Let’s assume the lockout eventually ends (please) and that two of the provisions reported by both SI’s Sam Amick and Howard Beck of the New York Times both are part of the new CBA: an amnesty clause and a “stretch” provision.
Beck reports that there is a “tentative agreement” for both items, while Amick says the amnesty clause is “resolved” and the stretch provision is “mostly resolved.” It’s also worth noting that David Stern has said more than once that there’s no deal on anything without a deal on everything.
Let’s also assume that Alex Meruelo will be approved to assume majority ownership of the Hawks in the near future. Should he/will he take advantage of these new CBA provisions right away? If so, on which player(s) should he use them?
First, the details of each provision as outlined by Beck and Amick:
Over at ESPN.com, Marc Stein and Chad Ford nominate Marvin Williams as Atlanta’s most likely candidate for the amnesty clause:
Sources with knowledge of the Hawks’ thinking insist that the team isn’t ready to give up on Williams. Atlanta apparently still thinks that, at worst, it can deal him away, despite the Hawks’ inability to find any sort of trade market for Williams up to now. The fact that Atlanta’s ownership situation remains highly unsettled, thanks to the latest revelations about Alex Meruelo’s attempt to buy the franchise potentially collapsing, might also buy Williams some more time in the ATL.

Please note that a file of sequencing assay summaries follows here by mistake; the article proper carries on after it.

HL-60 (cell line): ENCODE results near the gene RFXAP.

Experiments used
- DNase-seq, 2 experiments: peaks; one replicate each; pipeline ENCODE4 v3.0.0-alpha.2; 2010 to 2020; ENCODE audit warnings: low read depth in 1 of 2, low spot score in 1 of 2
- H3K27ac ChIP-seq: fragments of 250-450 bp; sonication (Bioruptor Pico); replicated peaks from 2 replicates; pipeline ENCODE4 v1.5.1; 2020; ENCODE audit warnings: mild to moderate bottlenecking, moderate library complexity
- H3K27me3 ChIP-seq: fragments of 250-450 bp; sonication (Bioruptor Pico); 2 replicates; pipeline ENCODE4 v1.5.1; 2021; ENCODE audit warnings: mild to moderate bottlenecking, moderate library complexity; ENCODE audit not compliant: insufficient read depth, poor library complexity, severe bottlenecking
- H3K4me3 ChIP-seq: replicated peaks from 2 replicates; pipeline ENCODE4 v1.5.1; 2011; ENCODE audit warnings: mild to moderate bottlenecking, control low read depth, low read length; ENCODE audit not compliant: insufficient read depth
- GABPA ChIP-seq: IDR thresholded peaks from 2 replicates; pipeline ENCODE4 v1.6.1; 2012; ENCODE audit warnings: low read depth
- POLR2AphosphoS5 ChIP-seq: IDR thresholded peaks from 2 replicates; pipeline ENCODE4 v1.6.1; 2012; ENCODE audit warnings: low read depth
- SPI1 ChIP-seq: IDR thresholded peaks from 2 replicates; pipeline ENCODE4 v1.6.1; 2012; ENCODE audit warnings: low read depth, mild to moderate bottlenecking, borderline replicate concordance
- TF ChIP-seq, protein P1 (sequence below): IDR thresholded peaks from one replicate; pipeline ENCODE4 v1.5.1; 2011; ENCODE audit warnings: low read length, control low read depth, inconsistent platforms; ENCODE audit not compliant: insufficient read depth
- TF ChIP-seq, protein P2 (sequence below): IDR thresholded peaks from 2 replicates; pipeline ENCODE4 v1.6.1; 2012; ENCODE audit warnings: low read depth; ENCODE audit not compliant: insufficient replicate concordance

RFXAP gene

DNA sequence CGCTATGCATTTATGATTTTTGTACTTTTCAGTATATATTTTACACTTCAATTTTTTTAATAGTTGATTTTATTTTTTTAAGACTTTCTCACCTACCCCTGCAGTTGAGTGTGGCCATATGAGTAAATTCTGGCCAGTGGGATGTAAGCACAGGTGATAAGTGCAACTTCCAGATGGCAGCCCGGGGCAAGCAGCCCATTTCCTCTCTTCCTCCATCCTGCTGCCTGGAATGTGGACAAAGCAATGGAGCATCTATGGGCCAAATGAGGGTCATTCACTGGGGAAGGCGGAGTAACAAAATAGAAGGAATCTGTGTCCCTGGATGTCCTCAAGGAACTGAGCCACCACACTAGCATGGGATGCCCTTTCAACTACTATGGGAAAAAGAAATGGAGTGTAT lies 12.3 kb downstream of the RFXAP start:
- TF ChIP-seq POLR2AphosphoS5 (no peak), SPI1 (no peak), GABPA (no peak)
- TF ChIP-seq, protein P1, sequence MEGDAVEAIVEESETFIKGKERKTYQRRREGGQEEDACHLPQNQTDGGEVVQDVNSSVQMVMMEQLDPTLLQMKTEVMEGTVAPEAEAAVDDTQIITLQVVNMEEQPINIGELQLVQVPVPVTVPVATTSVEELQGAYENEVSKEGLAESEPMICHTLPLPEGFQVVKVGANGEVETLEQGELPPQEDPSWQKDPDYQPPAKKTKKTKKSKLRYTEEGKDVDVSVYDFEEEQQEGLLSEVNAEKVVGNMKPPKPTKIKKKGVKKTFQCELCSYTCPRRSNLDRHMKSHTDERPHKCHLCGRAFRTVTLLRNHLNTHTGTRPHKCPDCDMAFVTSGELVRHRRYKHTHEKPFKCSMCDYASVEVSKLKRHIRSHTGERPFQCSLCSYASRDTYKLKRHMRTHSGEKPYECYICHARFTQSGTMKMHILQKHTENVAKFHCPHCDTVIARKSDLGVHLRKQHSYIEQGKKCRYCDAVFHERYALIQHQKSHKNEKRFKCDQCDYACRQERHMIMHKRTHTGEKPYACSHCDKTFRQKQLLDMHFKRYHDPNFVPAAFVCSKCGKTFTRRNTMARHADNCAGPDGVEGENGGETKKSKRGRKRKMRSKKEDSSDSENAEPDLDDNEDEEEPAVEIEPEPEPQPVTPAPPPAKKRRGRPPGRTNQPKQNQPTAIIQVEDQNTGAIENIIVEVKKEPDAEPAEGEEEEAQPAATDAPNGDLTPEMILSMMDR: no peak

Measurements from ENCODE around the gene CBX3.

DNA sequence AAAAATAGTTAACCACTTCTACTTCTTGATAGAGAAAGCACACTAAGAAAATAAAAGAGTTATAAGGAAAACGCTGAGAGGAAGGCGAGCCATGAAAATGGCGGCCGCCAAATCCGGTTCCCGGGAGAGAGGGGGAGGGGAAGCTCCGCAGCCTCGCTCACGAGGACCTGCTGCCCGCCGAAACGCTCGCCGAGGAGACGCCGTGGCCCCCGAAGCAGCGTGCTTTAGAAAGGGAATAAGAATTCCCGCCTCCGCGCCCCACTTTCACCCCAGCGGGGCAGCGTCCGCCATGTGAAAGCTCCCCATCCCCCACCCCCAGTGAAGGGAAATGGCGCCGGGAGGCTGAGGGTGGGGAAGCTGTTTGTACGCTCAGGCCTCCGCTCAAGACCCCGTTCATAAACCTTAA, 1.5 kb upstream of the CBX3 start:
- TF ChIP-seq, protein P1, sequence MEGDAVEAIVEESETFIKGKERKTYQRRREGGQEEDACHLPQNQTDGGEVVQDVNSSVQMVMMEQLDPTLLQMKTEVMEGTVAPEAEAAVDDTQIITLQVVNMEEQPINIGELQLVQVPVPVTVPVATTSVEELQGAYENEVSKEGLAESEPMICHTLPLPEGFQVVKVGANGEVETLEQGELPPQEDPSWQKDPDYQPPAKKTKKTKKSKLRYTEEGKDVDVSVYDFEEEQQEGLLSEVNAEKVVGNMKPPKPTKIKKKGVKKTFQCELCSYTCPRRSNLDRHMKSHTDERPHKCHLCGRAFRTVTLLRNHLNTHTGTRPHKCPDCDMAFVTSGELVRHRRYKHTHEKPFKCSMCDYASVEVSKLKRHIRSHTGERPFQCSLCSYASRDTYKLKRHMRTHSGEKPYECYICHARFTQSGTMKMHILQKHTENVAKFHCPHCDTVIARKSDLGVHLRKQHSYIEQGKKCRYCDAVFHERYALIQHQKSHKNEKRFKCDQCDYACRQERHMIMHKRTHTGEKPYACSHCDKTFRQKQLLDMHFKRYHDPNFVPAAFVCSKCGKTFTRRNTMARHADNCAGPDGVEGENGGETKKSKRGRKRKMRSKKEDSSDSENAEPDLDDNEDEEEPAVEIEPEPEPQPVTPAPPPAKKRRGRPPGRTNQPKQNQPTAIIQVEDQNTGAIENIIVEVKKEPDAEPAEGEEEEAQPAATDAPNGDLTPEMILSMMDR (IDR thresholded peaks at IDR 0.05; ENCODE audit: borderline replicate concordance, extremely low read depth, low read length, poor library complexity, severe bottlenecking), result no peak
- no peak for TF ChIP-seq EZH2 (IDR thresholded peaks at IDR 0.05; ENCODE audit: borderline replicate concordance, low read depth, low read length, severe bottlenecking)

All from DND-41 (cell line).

Yet most rival teams believe that, at some point in whatever amnesty window is ultimately made official, Williams and the remaining money on his deal ($25 million through 2013-14) have to go. . . .
Seems to me there’s some contradiction here. If the Hawks haven’t given up on Williams, then why did they shop him at trade deadline in each of the last two seasons? They certainly would trade Marvin if they could but there’s just been no market for him.
Anyway, the thing that makes Marvin a more likely candidate for the amnesty clause than J.J. is that the salary still must be paid after a player is waived. Do you think Meruelo would rather eat the $25 million owed to Marvin, a player who can be replaced by a player making less money, or be on the hook for $107 million to J.J. who–while making superstar money without superstar production–would be much more difficult to replace?
Wiping away J.J.’s salary now with the amnesty clause and keeping Marvin would make Atlanta’s committed payroll look like this over the next five seasons (not counting non-guaranteed deals and prorated amounts for canceled games and assuming Marvin exercises his $8.05 million option for 2013-15):
Wiping away Marvin’s salary now and keeping J.J. would make Atlanta’s committed payroll look like this over the next five seasons (not counting pro-rated salaries for canceled games or non-guaranteed deals):
Assuming the cap continues to hover at about $60 million, the Hawks would gain significant and immediate relief by waiving J.J using the amnesty clause. They would have to wait until 2013-14 to see dramatic cap benefits from waiving Marvin using the amnesty.